This week, I worked on the “Introduction to Game” portion of the game brief.  Although the actual game idea itself is pretty straightforward, the unique control method we created makes for a rather interesting game.  In it, players will be able to use sign language as a method of input via the usage of either a computer webcam or possibly the Nintendo Switch Joycon (which will view and interpret the hand signs formed by players).  Since “Signs of the Tide” is a strategy game, we decided that players will be able to use hand signs as a means of moving their units, as well as for choosing the actions of those units, in-game.  For this to work, we decided that the game will utilize a node-based system with which a player’s units can only be moved to specified nodes on the game map.  Above each node, a word will be listed which, when signed, will move the player’s selected units to that node.  Each level in-game will feature a different topic such as foods, colors, or months; which will be the basis what words will be associated with nodes on the game map.  Between levels, there will be story portions of the game during which in-game characters will sign in ASL directly to the players, after which they must utilize the signs learned during the previous level to respond to the in-game character.

I also worked on the “Unique Game Features” portion of the brief this week, however, our unique feature is the inclusion of the sign language based control input which I already mentioned above.

 

Game brief – link

Luke Carpentier – https://lukecarpentier.wordpress.com/

Sierra St.Onge – https://sierraphantom.wordpress.com/

Khuong Truong – https://dysfunctionalthinking.wordpress.com/

Darius Watts – https://badcoffeesite.wordpress.com/blog/

Nicolas Kruzel –

Game Idea: Wii Sports-like Stroke Rehab

This week’s serious game topic involved designing a game which would assist either elderly or disabled individuals in maintaining independent living.  With such a broad topic, our group decided to focus primarily on games which would assist the disabled.  One game would act as a form of entertainment for the blind as there are currently very few games on the market that cater to such an audience, essentially detaching them from the digital entertainment industry.  Another idea involved creating a game for the deaf which involved sign language recognition, therefore allowing them to interact with the game in a very comfortable fashion.  Lastly, we came up with an idea which would aid in muscle rehabilitation, specifically for stroke victims as the rehabilitation exercises required to regain motor function are often quite boring and tedious.  Thankfully, with the recent introduction of virtual reality to the consumer market, there are a lot of new ways to incentivize movement and exercise.

For the muscle rehabilitation game, I envision something which utilizes virtual reality in order to make rehabilitation exercises fun and engaging, therefore essentially masking the fact that individuals will be repeating otherwise monotonous movements with their hands, wrists, and arms.  The idea is to create a Wii Sports-like game for the HTC Vive which contains a series of differing minigames, each of which will feature a different type of upper-body movement.  The first minigame, for example, could be one which solely uses the thumb trackpad on the Vive, followed by a series of other minigames with gradually increasing difficulty (in terms of the muscles required to play).  This would allow stroke victims (or others recovering from a motor function disability) to not only gradually recover their motor skills in a less tedious way, but would also incentivize the recovery process by providing those playing with plenty of new games to work towards, thereby potentially decreasing recovery times!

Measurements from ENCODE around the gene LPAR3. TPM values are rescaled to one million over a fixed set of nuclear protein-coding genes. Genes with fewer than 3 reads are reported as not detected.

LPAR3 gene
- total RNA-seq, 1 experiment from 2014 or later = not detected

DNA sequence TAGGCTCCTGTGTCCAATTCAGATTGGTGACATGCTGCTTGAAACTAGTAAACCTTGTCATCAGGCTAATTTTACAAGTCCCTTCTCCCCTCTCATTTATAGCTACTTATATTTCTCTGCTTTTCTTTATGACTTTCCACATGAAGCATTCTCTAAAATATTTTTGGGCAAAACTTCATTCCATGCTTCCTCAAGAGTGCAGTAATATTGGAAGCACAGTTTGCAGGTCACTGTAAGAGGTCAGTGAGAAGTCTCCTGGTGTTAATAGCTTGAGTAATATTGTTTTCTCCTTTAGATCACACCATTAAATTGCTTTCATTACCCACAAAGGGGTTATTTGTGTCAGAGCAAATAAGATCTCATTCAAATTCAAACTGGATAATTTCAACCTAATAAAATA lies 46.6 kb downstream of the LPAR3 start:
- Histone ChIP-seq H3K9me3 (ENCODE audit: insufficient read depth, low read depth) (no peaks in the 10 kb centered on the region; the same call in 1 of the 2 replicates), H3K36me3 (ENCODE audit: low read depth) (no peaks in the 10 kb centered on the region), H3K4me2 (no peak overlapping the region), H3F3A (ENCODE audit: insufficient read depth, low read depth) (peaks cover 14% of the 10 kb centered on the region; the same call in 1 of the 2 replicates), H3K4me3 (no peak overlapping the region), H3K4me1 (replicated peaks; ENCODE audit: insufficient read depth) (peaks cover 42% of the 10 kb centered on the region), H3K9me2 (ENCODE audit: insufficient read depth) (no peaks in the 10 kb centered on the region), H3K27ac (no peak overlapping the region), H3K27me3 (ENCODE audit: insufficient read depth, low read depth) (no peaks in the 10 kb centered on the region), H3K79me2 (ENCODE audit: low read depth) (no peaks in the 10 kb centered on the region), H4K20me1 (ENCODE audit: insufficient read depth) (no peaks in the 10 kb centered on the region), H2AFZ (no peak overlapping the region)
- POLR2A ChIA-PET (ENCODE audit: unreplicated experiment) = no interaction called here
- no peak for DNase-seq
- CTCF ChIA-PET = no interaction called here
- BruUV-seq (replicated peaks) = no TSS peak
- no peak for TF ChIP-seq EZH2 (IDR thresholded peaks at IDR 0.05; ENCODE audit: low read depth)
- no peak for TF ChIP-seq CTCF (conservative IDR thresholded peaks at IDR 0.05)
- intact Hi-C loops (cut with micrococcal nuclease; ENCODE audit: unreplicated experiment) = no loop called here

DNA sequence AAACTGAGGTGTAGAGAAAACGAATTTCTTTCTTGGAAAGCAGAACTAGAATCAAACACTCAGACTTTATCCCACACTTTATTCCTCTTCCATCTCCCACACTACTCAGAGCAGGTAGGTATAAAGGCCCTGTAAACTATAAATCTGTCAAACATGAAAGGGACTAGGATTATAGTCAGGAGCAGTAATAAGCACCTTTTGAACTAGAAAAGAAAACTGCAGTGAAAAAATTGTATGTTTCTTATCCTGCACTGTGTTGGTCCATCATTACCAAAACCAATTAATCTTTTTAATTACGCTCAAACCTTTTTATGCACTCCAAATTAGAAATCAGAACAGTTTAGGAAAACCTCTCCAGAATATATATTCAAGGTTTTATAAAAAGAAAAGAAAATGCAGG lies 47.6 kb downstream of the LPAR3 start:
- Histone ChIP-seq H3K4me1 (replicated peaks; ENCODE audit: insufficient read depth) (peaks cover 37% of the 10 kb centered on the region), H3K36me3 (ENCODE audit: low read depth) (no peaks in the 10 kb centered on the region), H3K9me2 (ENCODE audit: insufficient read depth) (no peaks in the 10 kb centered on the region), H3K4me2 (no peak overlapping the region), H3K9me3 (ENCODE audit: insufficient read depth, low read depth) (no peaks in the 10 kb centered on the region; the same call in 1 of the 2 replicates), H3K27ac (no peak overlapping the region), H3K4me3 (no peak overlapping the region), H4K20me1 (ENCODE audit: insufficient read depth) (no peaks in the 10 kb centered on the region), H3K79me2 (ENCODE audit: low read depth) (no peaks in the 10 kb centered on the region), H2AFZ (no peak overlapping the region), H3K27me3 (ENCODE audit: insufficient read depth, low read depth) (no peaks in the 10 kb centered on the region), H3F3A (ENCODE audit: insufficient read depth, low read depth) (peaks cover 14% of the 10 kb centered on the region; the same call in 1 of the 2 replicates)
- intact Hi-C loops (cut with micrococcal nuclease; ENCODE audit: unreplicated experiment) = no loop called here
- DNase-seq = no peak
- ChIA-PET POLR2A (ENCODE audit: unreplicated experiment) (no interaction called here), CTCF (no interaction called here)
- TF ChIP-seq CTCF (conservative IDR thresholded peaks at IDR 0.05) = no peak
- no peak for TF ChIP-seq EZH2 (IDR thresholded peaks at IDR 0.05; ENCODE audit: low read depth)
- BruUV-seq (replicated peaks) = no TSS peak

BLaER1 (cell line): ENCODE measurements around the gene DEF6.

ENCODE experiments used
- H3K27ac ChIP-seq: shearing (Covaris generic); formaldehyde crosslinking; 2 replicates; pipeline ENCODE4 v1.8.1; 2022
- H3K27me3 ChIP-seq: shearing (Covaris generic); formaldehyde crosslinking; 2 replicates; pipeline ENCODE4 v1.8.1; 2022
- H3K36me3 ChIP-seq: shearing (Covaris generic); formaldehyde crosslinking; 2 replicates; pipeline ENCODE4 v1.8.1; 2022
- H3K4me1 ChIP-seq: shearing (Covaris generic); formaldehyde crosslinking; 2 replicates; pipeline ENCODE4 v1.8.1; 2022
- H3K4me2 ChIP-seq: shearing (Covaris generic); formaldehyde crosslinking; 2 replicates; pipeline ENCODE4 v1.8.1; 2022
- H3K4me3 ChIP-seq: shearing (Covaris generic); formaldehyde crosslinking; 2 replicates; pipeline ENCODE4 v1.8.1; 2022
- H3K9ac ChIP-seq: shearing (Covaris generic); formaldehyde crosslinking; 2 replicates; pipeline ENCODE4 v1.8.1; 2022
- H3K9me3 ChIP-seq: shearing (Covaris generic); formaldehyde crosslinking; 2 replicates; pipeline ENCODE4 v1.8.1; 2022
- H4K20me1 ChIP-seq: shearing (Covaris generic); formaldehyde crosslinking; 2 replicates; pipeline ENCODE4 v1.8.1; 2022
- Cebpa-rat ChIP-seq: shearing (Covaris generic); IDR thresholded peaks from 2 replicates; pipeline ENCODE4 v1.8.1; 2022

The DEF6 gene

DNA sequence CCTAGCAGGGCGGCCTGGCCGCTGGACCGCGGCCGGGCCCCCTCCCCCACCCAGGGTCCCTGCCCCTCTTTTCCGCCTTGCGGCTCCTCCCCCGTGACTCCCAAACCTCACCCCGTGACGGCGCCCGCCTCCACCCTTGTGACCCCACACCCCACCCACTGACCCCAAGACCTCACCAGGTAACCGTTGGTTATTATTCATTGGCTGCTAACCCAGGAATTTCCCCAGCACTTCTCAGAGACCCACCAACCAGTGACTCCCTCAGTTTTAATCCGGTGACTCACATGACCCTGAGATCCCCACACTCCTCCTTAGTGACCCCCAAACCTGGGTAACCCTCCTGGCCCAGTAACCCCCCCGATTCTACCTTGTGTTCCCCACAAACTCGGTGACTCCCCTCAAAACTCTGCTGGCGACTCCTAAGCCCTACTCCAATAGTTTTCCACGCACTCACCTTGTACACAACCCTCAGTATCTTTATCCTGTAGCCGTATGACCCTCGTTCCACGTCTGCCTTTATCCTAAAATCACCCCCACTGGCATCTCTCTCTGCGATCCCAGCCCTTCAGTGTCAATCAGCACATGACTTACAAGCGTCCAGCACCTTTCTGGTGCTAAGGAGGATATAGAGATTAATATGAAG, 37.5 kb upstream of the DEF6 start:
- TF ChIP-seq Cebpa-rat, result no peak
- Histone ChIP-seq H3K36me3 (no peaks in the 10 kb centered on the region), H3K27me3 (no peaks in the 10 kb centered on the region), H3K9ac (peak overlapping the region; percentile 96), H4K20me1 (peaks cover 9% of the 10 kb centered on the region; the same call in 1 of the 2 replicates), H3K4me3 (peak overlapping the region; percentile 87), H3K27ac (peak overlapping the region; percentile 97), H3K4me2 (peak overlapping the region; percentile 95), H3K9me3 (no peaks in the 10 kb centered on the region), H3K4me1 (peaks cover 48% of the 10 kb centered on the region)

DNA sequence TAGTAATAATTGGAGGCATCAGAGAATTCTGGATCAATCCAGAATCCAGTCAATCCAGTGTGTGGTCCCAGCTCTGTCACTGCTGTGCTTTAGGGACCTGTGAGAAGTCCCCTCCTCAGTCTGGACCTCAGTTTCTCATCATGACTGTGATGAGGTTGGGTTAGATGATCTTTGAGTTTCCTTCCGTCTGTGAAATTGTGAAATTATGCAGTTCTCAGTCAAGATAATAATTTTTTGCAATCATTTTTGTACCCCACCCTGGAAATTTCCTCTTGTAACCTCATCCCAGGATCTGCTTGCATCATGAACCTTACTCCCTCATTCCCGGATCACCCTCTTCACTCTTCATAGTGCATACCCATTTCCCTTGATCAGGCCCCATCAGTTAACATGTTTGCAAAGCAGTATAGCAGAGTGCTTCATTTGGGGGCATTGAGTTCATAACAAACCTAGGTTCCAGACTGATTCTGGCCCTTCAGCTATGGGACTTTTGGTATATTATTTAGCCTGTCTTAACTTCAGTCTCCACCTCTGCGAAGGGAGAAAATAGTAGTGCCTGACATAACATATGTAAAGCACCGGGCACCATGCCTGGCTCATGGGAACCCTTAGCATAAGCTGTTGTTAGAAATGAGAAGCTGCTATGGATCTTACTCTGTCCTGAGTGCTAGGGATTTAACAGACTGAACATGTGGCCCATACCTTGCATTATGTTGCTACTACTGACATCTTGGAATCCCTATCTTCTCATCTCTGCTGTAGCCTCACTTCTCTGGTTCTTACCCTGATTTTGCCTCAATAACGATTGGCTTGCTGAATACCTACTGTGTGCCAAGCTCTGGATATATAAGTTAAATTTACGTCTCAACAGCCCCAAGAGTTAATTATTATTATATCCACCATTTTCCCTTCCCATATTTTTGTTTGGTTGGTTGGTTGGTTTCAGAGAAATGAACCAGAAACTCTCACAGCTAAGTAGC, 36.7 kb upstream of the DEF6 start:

I really believe that one of the biggest obstacles in the way of stroke victims recovering their motor skills is the sheer tedium of the required daily routines which can inevitably take a mental toll on the recoveree.  Therefore, I find it very plausible that gamifying the process would not only make stroke victims look forward to doing their required recovery exercises, but could also do so to the extent to which it speeds up their recovery.

 

Group Members:

Luke Carpentier – https://lukecarpentier.wordpress.com/ (Links to an external site.)

Sierra St.Onge – https://sierraphantom.wordpress.com/ (Links to an external site.)  (Links to an external site.)

Khuong Truong – https://dysfunctionalthinking.wordpress.com/ (Links to an external site.)

SGP: Midterm Week 2 – Game Brief

Working Game Title:

Private Theatre
Group Names:

Me, myself and I (Kevin)
Genre:

Role-playing, Simulation game (which is nothing like the SIMS :p)
Audience:

Anyone who has never had the chance to be involved in theatre or acting! (Though actors are welcome too!)

 

Primary Objective:

  • Introduce a new generation to theatre by dipping their toes into the waters of improvisational acting.
    • This will, in essence, allow those whom have never experienced being a part of a drama production to do so without having to experience stage fright, thereby introducing a new generation to theatre via gaming.
    • This objective was very interesting to me as the performing arts are something I have always wanted to get involved in, however, never once attempted due to my fear of the anxiety involved with public performances (stage fright).